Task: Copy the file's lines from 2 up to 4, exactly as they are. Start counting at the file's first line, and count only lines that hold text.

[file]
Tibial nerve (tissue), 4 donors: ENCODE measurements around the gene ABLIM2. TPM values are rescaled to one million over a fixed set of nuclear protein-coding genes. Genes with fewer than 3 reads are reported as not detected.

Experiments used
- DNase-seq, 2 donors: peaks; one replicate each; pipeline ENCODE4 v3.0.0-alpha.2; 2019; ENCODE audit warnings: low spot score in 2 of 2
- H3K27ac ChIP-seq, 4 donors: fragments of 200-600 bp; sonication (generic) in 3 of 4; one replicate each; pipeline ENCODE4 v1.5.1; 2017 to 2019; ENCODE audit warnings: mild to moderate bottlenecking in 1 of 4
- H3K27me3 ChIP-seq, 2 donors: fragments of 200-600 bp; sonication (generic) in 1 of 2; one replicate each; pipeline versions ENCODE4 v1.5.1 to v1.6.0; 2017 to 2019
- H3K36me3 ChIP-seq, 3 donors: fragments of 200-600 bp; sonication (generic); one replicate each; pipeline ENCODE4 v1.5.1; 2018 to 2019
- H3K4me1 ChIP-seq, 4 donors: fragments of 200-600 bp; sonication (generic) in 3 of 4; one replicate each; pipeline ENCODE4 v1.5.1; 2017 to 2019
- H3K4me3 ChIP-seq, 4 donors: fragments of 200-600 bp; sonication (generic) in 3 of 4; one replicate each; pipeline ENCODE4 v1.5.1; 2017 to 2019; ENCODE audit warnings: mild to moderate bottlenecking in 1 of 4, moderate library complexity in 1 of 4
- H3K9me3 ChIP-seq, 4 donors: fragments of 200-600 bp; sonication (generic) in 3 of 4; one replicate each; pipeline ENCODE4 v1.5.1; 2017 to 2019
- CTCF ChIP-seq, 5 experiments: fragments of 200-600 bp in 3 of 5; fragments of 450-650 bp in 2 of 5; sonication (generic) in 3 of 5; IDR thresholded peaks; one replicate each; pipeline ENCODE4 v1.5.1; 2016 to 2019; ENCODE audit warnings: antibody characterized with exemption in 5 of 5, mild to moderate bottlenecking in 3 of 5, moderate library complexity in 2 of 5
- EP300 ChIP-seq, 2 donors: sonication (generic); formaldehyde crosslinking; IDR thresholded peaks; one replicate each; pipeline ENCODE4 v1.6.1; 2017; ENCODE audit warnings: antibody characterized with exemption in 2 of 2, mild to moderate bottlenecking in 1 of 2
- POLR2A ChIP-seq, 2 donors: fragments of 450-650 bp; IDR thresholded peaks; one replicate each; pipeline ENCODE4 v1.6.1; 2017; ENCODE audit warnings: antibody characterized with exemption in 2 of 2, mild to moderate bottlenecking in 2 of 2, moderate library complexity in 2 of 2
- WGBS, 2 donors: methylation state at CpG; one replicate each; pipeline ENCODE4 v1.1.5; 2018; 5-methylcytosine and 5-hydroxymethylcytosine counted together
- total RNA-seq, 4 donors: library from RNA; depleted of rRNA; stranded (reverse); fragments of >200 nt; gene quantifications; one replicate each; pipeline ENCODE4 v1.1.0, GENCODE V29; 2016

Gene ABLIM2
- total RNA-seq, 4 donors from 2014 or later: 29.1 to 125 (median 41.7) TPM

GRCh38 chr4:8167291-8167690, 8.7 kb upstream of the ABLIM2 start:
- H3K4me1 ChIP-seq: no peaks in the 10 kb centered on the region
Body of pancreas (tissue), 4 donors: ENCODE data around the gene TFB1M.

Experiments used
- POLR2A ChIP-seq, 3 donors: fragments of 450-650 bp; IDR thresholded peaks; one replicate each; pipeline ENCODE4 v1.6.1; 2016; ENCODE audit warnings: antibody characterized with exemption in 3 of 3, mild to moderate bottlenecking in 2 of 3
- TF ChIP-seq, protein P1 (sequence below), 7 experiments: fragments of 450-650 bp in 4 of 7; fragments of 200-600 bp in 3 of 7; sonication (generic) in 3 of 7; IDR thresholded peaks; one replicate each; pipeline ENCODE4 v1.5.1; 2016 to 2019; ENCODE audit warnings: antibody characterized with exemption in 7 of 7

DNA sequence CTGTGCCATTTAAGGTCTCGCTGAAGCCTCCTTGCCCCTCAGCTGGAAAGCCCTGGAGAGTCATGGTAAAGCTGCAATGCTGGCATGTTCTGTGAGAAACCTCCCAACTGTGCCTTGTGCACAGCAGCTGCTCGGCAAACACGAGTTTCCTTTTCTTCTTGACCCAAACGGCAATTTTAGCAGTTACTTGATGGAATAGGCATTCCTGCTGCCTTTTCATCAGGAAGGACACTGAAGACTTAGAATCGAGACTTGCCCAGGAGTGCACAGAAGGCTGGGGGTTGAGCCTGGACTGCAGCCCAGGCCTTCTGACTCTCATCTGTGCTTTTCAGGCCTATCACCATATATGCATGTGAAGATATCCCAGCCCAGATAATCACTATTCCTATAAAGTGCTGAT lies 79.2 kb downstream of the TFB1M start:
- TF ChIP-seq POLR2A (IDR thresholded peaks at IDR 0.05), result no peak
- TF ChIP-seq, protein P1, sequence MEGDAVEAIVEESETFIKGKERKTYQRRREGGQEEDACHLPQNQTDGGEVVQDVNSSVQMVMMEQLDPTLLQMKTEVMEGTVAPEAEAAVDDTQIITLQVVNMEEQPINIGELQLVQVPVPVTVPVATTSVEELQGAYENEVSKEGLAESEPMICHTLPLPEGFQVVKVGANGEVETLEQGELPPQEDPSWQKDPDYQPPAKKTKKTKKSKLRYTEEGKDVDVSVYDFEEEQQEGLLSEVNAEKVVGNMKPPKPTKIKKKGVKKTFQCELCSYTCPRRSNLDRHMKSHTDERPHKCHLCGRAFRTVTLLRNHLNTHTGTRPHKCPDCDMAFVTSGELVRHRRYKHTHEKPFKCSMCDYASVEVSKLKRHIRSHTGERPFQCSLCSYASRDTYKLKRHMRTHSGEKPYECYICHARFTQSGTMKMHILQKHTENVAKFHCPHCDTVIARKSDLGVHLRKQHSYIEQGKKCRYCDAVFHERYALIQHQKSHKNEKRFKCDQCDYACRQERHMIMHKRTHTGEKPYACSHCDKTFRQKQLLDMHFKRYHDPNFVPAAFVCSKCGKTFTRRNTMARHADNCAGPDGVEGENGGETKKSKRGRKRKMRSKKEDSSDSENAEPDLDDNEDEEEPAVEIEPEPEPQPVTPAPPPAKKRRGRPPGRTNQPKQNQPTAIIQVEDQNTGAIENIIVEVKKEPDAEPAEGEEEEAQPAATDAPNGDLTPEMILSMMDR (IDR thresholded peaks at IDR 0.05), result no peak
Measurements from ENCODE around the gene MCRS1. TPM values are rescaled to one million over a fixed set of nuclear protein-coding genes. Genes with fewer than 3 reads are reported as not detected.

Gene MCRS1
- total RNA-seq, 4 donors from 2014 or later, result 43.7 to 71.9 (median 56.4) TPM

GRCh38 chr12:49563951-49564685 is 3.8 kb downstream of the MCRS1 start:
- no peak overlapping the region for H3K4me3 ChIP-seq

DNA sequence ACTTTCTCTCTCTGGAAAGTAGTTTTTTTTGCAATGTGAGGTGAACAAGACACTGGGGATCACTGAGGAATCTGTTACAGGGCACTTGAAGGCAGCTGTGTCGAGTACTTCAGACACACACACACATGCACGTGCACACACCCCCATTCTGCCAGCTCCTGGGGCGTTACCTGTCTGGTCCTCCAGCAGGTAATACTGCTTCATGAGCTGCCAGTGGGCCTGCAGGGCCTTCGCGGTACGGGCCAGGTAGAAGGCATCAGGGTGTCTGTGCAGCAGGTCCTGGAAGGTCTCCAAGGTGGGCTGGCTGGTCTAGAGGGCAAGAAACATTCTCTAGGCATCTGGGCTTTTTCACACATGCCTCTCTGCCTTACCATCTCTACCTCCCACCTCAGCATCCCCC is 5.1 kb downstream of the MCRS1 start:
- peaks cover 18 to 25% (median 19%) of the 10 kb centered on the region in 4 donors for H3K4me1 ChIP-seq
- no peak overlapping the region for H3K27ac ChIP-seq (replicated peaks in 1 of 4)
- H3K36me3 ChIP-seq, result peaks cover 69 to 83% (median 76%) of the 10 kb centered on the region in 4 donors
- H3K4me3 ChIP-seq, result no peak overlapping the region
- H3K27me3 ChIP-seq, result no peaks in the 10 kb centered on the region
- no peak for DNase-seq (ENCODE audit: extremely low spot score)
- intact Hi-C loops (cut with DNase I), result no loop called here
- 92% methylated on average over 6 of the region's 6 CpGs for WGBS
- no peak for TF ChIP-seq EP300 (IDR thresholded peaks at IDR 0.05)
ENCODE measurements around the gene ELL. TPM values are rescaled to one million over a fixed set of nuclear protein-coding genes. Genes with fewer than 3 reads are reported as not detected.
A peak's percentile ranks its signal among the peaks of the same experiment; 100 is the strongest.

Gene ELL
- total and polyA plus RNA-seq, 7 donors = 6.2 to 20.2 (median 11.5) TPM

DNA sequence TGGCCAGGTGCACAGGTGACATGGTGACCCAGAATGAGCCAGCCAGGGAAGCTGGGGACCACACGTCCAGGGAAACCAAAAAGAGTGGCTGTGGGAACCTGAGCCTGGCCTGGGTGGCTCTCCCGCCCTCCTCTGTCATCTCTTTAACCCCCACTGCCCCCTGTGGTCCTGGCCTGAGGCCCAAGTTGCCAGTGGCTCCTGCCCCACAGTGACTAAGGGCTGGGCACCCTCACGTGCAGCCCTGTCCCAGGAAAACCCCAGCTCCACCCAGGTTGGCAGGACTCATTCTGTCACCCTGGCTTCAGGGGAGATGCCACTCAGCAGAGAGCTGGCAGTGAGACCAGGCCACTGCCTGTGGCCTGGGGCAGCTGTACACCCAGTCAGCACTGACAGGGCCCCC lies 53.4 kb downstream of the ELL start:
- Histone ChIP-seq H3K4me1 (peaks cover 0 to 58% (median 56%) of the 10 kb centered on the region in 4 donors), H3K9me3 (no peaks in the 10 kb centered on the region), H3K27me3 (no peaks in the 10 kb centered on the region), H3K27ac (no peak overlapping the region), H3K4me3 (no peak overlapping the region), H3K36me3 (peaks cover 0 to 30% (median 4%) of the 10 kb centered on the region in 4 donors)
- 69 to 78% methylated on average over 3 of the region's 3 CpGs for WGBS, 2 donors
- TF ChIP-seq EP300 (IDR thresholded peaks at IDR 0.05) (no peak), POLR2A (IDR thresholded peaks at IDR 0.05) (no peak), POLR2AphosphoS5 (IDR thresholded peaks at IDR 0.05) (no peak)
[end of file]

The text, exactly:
Experiments used
- DNase-seq, 2 donors: peaks; one replicate each; pipeline ENCODE4 v3.0.0-alpha.2; 2019; ENCODE audit warnings: low spot score in 2 of 2
- H3K27ac ChIP-seq, 4 donors: fragments of 200-600 bp; sonication (generic) in 3 of 4; one replicate each; pipeline ENCODE4 v1.5.1; 2017 to 2019; ENCODE audit warnings: mild to moderate bottlenecking in 1 of 4